Mental health struggles require social support. Here is how to help

1. Social support
Social support consists of networks of friends, family, and others to whom an individual can turn in times of need. A support system will provide assistance in times of crisis. (Photo: Unsplash)
Mental health is a topic that has gained increasing attention in recent decades — as it should. With the expansion of awareness on this vital realm of well-being, those who struggle with negative thought patterns or mental health conditions are able to see that they are not alone. Shedding light on issues also provides the space for growth and healing, both mental and physical. اضافة اعلان

Recent research aims to understand the effects of support — primarily social — as a key impacting factor for mental health. A proper understanding of different types of social support can allow individuals to seek out those who can help when suffering from mental health conditions. Others, through a proper understanding of the role of support, can better help friends or loved ones who are dealing with challenging times. 

At its core, social support consists of networks of friends, family, and others to whom an individual can turn in times of need. A support system will provide assistance in times of crisis, or simply daily doses of much-needed affirmation and companionship. When you have positive people in your life, they can help you make healthy choices in terms of diet, exercise, and smoking. And arguably the greatest benefit that social support provides is stress reduction, with many studies showing that those with strong support systems have low levels of stress and, subsequently, lead healthier lives.

On the other hand, those who lack sufficient social support are more likely to suffer from depression, experience loneliness, and have altered brain function, according to studies. When it comes to physical health, low levels of social support can increase the risk of alcohol abuse and suicide.

Types of social support

Social support falls into four main categories. The first is known as emotional support, often consisting of actions and words that express feelings such as concern, empathy, and sympathy. Emotional support can also be physical, expressed through hugs or other affectionate gestures.

Esteem support (sometimes called appraisal support) is similar to emotional support, but instead of expressions of empathy, esteem support offers confidence and encouragement, reminding the person of their capabilities and empowering them to self-evaluate more effectively. Therapists and life coaches often provide this form of support, but it can and should also be received from those closest to an individual.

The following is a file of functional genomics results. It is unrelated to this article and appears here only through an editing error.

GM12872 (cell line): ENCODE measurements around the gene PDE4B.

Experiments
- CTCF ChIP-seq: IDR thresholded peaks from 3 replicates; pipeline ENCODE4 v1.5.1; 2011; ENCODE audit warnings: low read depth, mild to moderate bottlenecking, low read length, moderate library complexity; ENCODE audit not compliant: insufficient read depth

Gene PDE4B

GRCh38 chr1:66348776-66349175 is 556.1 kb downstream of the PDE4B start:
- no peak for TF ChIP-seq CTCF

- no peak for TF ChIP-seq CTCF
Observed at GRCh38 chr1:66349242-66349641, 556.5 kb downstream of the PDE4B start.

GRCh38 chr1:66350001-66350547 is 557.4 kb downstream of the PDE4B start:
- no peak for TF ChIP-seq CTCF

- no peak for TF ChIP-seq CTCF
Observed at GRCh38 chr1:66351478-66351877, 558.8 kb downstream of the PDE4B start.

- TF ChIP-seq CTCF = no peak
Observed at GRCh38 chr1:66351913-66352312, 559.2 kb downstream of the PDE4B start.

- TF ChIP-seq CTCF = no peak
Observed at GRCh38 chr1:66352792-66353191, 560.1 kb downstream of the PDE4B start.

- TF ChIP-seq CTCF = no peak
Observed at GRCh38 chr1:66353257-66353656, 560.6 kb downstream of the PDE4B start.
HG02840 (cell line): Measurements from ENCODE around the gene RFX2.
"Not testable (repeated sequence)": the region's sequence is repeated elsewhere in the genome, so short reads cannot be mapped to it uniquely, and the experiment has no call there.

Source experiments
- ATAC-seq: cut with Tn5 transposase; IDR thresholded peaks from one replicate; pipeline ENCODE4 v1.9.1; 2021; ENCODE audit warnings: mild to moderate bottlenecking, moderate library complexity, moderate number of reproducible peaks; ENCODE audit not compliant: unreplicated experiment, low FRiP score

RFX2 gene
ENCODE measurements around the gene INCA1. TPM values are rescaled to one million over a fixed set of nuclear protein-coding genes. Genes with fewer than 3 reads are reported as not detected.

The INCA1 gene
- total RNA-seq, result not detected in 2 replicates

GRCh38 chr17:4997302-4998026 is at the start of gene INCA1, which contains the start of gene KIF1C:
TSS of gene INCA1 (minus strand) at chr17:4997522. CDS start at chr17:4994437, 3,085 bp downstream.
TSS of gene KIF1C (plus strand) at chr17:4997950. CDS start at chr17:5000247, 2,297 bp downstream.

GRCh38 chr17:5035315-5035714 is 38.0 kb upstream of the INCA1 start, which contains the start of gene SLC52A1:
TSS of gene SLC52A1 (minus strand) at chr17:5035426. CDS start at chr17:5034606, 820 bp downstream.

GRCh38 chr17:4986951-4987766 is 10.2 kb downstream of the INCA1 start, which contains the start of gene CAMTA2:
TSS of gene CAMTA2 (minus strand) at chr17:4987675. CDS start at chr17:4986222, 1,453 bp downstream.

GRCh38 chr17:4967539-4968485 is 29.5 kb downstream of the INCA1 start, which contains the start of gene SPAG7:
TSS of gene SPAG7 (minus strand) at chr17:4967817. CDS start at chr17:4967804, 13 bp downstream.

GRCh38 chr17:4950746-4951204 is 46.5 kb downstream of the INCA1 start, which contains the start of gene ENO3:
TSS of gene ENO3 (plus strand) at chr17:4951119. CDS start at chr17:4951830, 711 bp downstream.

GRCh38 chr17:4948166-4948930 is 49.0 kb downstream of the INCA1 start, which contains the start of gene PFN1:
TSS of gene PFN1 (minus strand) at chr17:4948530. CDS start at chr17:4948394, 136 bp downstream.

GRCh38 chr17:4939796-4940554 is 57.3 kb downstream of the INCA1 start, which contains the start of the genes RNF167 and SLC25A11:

The third type of social support is known as informational support, and takes a slightly different approach. Whereas esteem and emotional support provide relatability, informational support is quite objective. It most commonly comes in the form of advice, suggestions, or information on a particular issue or situation. Although it may seem impersonal, informational support can be just as important as other types. In many cases, fear of the unknown and a lack of perspective can cause or perpetuate an issue. Informational support can help bring clarity and understanding to the individual suffering from mental health difficulties.

The final form of social support is very impactful: tangible support, sometimes referred to as instrumental support, is the act of providing a service or physical aid to someone in need, or alleviating responsibilities so that they can focus on the issue at hand. This type of support is especially effective when offered in tandem with other types.

A vital need for young Jordanians

A recent study conducted in Jordan examined the prevalence of mental distress and social support among university students. Mental distress is often described as a collection of symptoms such as depression, anxiety, insomnia, and fatigue. It was found that 65.7 percent of participants experienced mental distress. However those with a strong social support system experienced less severe distress, a result attributed primarily to reduced levels of stress. Additionally, it was found that, most commonly, support systems were made up of family members.

Another study conducted on school-age students in Irbid corroborates published data on the benefits of social support. It was found that those who had healthy levels of support experienced higher levels of self-esteem and satisfaction with their lives. Social support was also found to reduced symptoms of depression. The key to adolescent mental health, according to the study, was family support. The research also suggested raising awareness concerning the impact of support on student’s well-being.

How to support a loved one

Supporting those who are in your life is just as important as receiving support. So what type of social support should you offer? One study showed that the benefits of informational support are limited — but no amount of esteem support was considered too much. Translation: boost your loved one’s confidence with kind, affirming words and encouragement.

Another study found that the type of support needed may depend on factors such as gender and age. For example, older women tended to need more emotional support, whereas older men required tangible support.

Mental health disorders can be especially difficult to cope with and require extra support. If you want to assist someone with a mental health disorder, it is important to educate yourself on the condition (consider speaking to a healthcare provider). Most importantly, show your loved one that you are there for them for the long haul and will continue to care for them, no matter what.

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